Blonde on Blonde
Václav Kadrnka’s Little Crusader (Křižáček, 2017)

Inspired by a vision of a knight in shining armor glowing in the sun-bleached desert, young Janík (Matouš John) takes his child’s size helmet and sword and sets off for the Holy Lands. Shortly after, his ageing father Lord Bořek (Karel Roden) sets off in pursuit, clutching an embroidered likeness of him created by the boy’s mother (Eliška Křenková) as an endearing but futile means of identification. At first he seems to be close on his heels, but as the traces of him grow fainter and further apart, like the threads of the embroidery, Bořek becomes delirious, taunted by the ubiquitous presence of blonde-haired children wherever he goes. Like something of a medieval Broken Flowers (Jim Jarmusch, 2005), he soon sees his son everywhere. Just as his obsession begins to deprive him of his functionality, he crosses paths with an actual crusader, a strapping, stern epitome of religious righteousness (Aleš Bílík), who also happens to be blonde. He takes pity on the floundering father and takes him on the last stretch of his trip to the Italian sea, where he intends to set out for the Holy Lands.

With its bleached aesthetics and sparse dialog, the film maintains a poignant atmosphere of loneliness and scarcity more concerned with evoking a psychological landscape than retracing a historical route. As such, little concrete information is provided about the passing of time or the shifting of locations, which is presented as secondary to Bořek’s evolving relationship to his surroundings. Indeed, the action shifts seamlessly between the characters’ actual experiences and their memories and thoughts, without always clearly demarcating the border between these visual modes. The desert, in particular, serves as an external visualization of internal desires and fears, which is at first imagined as a theater of heroism and glory by both father and son. However, as the dense forests start to thin and more arid environments emerge, the reality of the desert becomes more oppressive and threatening.

The film plays largely on Freudian tropes of masculine identity and aspiration, with the lack of expository details essentially reducing the characters to hollow archetypes. Both father and son aspire to models of manhood that they cannot actually fulfill, bringing about the narrative crisis. Janík is clearly inspired to embark on his journey by a desire to shirk off his childhood, and specifically to emulate the image he has of his father. Bořek reiterates numerous times that his persistence in his seemingly futile mission is motivated by husbandly duty towards Janík’s mother (who, as a side note, is never given a voice and never does anything except embroider and pine). However, at least some amount of paternal affection can be assumed from the intensity of his fervor. Equally, his apparent failure to find his son seems to undermine his self-image as a patriarch and alpha male, especially in terms of his authority over his son, as revealed through one of the few conversations with the knight. His shortcomings in this respect are also highlighted by the courage and masculinity of the younger crusaders, and indeed, the role of the mysterious crusader remains ambiguous. In terms of the story development, he is certainly needed for Bořek to be able to continue his journey. In terms of symbolism, however, he mainly seems to provide a counterpoint to the ageing, beleaguered Lord as a representation of the qualities he would presumably like to embody – strength, benevolence, piety and wisdom.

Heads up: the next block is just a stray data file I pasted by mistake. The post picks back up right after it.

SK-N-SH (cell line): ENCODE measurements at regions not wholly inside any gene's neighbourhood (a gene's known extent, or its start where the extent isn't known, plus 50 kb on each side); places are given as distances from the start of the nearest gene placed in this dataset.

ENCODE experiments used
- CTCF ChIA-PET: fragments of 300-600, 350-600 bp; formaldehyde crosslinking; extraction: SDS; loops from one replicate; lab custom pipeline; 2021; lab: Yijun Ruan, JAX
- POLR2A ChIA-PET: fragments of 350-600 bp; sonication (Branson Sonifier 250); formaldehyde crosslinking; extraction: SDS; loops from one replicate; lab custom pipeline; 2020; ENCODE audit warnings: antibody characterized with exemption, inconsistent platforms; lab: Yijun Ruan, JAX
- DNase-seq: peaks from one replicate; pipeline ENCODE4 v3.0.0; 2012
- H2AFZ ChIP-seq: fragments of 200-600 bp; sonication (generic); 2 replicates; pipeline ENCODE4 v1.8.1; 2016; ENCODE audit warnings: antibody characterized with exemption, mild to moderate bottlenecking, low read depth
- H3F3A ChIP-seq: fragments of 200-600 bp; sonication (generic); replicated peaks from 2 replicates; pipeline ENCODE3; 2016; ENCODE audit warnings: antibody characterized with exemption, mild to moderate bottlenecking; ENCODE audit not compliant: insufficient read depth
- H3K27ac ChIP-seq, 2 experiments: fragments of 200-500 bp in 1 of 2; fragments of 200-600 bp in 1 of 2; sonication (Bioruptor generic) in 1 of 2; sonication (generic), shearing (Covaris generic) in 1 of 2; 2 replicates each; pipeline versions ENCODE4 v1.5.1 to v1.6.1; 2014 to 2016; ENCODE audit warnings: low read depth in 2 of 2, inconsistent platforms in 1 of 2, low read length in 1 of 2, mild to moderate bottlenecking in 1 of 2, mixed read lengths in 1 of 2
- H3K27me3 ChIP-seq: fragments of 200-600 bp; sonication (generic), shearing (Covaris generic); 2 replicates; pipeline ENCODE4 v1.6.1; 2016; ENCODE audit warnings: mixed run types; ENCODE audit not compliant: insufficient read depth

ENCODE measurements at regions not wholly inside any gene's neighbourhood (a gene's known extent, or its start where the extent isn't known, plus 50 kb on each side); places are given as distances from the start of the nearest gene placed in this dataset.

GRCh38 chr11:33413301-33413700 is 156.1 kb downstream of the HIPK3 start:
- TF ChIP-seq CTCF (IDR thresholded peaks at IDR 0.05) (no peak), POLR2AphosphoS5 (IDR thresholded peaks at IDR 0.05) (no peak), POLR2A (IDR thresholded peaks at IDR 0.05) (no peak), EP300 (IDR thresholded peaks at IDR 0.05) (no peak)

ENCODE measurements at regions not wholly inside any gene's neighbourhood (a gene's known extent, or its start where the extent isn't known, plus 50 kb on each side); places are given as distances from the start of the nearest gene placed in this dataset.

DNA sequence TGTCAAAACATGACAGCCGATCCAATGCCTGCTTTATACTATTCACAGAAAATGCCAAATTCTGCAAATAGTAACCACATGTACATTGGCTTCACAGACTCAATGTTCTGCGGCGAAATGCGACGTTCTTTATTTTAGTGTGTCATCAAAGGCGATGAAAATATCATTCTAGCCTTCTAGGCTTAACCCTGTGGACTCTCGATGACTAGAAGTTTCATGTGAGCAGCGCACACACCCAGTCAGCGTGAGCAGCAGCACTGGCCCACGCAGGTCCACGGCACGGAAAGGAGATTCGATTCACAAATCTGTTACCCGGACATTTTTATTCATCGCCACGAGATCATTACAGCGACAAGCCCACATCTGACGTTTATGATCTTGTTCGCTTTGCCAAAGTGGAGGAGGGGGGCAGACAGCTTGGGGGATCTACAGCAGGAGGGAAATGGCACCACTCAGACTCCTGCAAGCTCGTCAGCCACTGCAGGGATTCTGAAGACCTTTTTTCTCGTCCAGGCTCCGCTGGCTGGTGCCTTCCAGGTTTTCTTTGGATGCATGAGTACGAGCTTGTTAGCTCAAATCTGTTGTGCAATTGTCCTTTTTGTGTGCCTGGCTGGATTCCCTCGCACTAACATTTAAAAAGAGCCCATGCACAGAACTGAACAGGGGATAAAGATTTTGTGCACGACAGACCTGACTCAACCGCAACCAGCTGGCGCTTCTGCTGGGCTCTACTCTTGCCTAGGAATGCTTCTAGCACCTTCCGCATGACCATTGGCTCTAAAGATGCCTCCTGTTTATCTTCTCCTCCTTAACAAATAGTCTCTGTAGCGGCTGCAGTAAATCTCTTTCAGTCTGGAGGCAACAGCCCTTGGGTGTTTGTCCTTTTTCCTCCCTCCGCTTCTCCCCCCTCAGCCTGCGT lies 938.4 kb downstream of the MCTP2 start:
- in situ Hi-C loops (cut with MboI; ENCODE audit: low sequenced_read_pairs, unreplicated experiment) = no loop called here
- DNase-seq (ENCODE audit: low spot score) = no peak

Religion occupies something of an uncomfortable position in the plot. On the one hand, the film seems to be critiquing the propaganda and social mechanisms driving people to leave their homes on a deluded quest for grandeur to accomplish an esoteric goal that certainly doesn’t justify the high likelihood of death. Moreover, from today’s perspective it is hard to justify the crusades as anything other than thinly veiled colonialist violence on the part of Europeans who can be considered gullible at best. Indeed, the whole story is predicated on the disruption triggered when Janík decides to pursue goals that are completely unrelated to his immediate surrounds or life. Yet the most heroic character, the young crusader, is ultimately validated in his actions and religiosity when he sets sail in his gleaming white robes. At this point in time, it is hard to watch any image of boats crossing the Mediterranean, especially boats filled with men facing a high likelihood of mortality in quest of a promised land, without drawing parallels with today’s migratory crisis. Whether this was intentional or not on the part of the director is not entirely clear, however.

Overall, Little Crusader is solid, well-constructed and watchable, with beautiful cinematography and a hypnotic, dreamlike atmosphere and occasional strong images, but ultimately has little to offer beyond the surface level. Nevertheless, while it is unlikely to compete with František Vláčil’s Marketa Lazarová (1967) or Valley of the Bees (Údolí včel, 1967) in the annals of Czech cinema, it certainly represents a very decent standard of technical and cinematic accomplishment.